quick cut cards

Precisely cut cards using my stash of lovely papers

The ‘hello’ card was made with 7 equal squares and one double size from assorted papers with little motifs from the scan n cut library to embellish them. The card base was dry embossed at half inch intervals and then the panels mounted on fun foam and then adhered in place.

I found it easiest to position the small corner pieces first , then the large piece and then centring the remaining pieces afterwards. The embossing helped with alignment

For the baby card I used the Docrafts papermania pastels craft collection paper. I covered the card base with the small hearts paper, stuck a strip of the large icons paper centrally over it and then cut words in different fonts from brown card for the greeting.

Inside I stuck two hearts and a footer strip from complementary papers from the pad – keeping towards the blue tones. To finish I brushed the greeting with Wink of Stella glitter.

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Distress watercolour thank you

First steps in watercolour folloing a Crafts Beautiful outline determined to expand my techniques so used the freebies and copied a layout from the march issue …

I stamped the wreath and greeting with stazon on watercolour paper then cut an A2 panel of the same watercolour paper. I dug out three colour of distress inks and tapped each on an acrylic block to use as a palette) . I misted the paper and the block with water then brushed bands of ink across the paper using the largest brush I had in the craft room. I then cut the panel with one of my stitched rectangle dies, tied some jute coloured thread around, mounted it in fun foam and stuck that to an A2 card base.

I fussy cut the wreath, water coloured the design using the same three distress inks ( I don’t have a water brush so used an ancient wink of Stella to pick up the ink remnants from the acrylic block) . I stuck that on the panel and added a few sequins in the same colour range for finish

inside the card is blank

Stitched and embossed cards

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Back in love with individual card making…

I cut feather shapes on my scan n cut, mixing scraps from various paper collections focussing on green, brown and blue.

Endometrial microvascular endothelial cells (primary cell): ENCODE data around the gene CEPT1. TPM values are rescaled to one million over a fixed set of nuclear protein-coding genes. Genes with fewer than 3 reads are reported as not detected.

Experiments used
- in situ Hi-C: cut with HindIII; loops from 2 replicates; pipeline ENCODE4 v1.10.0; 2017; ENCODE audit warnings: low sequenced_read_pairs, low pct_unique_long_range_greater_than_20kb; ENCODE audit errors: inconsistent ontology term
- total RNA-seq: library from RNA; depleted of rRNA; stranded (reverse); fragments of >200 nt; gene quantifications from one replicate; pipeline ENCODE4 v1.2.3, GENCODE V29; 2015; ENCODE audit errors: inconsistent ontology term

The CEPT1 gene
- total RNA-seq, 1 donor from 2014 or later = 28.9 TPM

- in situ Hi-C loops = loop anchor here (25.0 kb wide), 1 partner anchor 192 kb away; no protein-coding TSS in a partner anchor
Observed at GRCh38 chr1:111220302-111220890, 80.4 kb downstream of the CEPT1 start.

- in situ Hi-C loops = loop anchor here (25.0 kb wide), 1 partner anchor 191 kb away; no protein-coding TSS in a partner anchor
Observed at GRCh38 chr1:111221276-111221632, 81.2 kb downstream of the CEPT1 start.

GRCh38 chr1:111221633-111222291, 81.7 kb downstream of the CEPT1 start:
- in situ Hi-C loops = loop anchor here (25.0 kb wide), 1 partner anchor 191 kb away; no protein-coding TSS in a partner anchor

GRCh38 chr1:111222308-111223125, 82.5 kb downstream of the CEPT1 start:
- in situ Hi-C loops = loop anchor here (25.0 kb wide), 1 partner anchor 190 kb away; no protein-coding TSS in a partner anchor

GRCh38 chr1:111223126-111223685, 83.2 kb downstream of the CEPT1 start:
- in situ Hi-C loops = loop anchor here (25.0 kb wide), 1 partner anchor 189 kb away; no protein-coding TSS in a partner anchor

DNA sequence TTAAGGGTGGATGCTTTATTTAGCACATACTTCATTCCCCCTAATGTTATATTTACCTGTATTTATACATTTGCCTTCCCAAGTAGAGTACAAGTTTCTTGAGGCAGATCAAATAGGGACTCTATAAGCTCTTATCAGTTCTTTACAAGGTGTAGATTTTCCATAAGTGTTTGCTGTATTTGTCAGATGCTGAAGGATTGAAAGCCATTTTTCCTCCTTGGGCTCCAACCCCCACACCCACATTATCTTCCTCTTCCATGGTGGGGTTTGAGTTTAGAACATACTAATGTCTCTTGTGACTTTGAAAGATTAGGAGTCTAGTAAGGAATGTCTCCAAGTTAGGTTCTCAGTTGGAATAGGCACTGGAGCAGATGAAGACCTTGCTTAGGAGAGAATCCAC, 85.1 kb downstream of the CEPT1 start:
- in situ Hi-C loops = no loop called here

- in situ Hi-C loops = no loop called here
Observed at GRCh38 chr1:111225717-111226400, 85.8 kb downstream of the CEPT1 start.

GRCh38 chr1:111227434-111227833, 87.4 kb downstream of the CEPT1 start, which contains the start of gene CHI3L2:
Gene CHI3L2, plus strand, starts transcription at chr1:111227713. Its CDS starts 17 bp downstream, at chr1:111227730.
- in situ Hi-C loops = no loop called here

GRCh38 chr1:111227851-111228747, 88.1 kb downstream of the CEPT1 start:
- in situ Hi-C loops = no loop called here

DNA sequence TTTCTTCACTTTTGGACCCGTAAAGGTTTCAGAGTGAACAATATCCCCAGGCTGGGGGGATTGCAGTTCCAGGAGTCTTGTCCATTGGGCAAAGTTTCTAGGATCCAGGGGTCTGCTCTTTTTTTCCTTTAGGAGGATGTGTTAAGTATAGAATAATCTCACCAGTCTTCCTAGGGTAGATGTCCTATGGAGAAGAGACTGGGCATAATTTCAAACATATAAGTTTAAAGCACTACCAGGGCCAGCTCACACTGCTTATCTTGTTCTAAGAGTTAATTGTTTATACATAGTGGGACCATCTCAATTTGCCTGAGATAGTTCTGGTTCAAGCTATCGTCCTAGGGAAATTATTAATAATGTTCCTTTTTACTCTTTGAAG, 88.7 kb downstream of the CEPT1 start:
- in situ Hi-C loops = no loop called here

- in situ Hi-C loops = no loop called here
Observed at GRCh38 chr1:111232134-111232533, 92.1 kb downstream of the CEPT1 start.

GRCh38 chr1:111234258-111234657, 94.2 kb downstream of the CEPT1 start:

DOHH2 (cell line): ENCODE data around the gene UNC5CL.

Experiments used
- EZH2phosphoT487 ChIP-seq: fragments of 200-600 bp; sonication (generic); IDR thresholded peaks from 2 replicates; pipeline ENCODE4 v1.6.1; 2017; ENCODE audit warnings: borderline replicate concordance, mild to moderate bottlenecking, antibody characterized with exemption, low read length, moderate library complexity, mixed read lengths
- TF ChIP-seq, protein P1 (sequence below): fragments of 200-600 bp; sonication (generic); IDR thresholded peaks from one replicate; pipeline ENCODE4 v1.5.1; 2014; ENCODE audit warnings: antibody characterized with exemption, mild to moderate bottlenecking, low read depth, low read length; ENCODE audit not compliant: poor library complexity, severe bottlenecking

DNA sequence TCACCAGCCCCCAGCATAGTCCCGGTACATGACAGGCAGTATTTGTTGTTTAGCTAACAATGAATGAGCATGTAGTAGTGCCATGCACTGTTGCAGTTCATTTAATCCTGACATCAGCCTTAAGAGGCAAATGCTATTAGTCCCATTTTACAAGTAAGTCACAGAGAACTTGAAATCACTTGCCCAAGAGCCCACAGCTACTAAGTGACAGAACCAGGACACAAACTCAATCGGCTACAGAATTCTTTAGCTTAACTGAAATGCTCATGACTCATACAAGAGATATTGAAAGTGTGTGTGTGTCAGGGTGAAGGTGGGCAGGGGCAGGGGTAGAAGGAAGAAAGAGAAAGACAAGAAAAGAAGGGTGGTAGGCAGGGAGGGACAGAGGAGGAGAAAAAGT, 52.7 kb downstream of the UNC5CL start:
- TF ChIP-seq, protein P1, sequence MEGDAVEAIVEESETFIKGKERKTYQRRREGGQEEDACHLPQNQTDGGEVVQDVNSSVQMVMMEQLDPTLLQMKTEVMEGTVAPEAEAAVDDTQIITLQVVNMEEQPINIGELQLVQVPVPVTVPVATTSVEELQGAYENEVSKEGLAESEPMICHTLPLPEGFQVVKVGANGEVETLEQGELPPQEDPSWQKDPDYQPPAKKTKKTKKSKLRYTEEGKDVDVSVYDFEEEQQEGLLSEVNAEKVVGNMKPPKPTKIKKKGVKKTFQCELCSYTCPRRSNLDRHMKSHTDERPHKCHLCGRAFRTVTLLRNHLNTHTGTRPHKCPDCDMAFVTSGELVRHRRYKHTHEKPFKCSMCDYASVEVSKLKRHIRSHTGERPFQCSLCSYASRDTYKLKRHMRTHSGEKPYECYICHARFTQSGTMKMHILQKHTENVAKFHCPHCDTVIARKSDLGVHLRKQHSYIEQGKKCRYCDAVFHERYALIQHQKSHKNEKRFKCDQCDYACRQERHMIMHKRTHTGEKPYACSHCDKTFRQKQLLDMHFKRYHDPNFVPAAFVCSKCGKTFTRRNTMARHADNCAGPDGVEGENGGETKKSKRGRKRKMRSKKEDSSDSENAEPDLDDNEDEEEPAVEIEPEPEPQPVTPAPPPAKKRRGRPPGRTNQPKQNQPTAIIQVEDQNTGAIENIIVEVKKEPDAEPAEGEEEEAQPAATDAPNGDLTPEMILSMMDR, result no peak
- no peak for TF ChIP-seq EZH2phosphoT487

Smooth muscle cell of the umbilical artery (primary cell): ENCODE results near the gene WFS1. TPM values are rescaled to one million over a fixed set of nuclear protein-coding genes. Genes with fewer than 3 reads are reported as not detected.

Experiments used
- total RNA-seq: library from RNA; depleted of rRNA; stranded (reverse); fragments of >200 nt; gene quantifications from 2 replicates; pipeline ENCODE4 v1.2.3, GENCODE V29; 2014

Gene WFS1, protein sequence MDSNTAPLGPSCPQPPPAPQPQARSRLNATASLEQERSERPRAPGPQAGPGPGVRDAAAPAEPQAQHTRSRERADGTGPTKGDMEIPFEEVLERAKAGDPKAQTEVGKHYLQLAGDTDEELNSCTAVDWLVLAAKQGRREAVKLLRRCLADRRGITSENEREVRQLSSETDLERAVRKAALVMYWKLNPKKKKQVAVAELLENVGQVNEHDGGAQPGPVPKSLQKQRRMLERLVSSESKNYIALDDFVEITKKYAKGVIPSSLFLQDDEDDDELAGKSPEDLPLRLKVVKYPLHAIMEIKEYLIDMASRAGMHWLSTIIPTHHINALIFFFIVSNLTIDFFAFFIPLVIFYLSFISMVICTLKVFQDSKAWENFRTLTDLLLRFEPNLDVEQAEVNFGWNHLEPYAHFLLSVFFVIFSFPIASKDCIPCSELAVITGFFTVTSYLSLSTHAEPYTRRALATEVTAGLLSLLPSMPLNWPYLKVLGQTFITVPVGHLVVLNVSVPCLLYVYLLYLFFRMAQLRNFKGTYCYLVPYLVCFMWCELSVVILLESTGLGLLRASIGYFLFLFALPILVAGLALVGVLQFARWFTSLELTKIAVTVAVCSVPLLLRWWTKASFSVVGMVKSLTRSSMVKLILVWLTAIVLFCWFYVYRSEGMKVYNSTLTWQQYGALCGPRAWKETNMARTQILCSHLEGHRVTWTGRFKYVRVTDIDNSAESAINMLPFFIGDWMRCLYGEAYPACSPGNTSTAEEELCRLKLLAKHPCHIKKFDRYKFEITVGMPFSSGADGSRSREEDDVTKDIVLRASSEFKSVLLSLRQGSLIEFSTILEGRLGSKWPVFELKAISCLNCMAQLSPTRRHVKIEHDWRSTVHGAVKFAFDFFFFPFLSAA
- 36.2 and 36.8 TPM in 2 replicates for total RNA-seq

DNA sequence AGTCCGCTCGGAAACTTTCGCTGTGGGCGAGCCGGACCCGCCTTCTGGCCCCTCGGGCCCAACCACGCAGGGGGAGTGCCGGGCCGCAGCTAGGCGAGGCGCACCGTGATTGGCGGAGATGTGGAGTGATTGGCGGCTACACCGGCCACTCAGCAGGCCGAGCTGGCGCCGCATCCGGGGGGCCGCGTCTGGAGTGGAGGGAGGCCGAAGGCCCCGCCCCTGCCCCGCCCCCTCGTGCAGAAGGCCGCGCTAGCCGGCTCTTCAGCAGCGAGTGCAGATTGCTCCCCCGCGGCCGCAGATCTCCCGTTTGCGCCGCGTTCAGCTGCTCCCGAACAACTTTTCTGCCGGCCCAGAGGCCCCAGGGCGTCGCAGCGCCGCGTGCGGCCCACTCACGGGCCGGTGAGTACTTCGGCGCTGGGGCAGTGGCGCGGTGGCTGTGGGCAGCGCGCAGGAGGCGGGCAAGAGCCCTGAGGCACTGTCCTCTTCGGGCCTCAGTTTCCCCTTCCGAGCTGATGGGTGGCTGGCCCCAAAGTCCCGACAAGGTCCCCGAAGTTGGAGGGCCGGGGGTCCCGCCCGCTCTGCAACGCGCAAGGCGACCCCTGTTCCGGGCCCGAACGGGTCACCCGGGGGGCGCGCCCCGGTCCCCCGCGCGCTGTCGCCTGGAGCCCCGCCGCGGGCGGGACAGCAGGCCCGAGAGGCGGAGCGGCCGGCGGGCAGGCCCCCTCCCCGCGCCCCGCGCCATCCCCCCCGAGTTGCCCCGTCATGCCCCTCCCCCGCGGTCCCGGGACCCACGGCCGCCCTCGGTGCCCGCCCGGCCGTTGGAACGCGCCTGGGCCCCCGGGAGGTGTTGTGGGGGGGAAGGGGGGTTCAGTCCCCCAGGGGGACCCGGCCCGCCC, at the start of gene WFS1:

I dry embossed my panel of card at half inch intervals on a score board then stitched on the feathers in columns.

I used a neutral cotton and an old needle which is kept for paper stitching but didn’t need a special foot or stitch settings.

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The panel was stuck on a base made from matching pearlised card and a few sequins adhered

Inside a lone feather was glued in place on a plain paper insert and outside a few dots of gold Stickles finished it off.

 

 

Pyramid pouch

Easy zip sew.

fabric 10” x 5” with matching lining piece and batting or fleece, zip at least 5” long

optional 4×2” fabric folded lengthwise in quarters and top stitched to make loop

method;

1. fix fleece/batting to outer by fusing or quilting

2. Pin zip between one short end of outer ( pretty side of fabric facing top of zip) and lining fabric  and then sew in place using zipper foot. Repeat other short end to form a tube.

3. turn fabric tube with outer side showing and top stitch either side of zip to keep fabric away from the teeth

4. switch to normal foot, turn tube inside out with zipper positioned half way, if using pin loop inside and sew bottom edge of tube closed then trim seam close – also trimming excess zip – then zig zag over seam edge to tidy

5. twist fabric so zip is the side of tube. Pin or clip remaining raw edge and open the zip (or you won’t be able to turn fabric) then straight stitch, trim seam close to stitch- cutting off zip excess again- then zig zag up to, but not across, zip teeth

6. turn right sides out.

Done!

Curved zips and French seams

A learning project.

following the instructions from a borrowed fat quarter project book this was designed to be a pencil case but will now hold sewing notions as it isn’t quite good enough to give

the zip was hand basted to the curved seams and should have been hem stitched but I cheated and top stitched it with my zipper foot, I then put bag inside the lining and attempted to top stitch again over the same line, no joy but it doesn’t show tooo much

the box bottoms were French seamed which makes sense for this sequence of construction – and for the intended pencil case use and abuse of the lining, but can’t see myself abandoning my simpler form of zip bag making permanently

and the fabric was a page from an upholstery samples book that was scavenged for me, if just cotton might have needed quilting or stabilising

Zipping along

A bargain bundle of zips has inspired me to go for it and make a set of zip closed bags in different styles. As long as you remember to put pretty side of outer fabric up, top side of zipper facing it down and pretty side of lining facing down to make the zip sandwich lining it works.

The zipper foot has been out a lot and if I were more particular, reckon I could do them more tidily.

I put tabs on the end of some the zips to make the seams less bulky as I advanced, but these simple quilted make up bags with boxed bottoms are my favourites.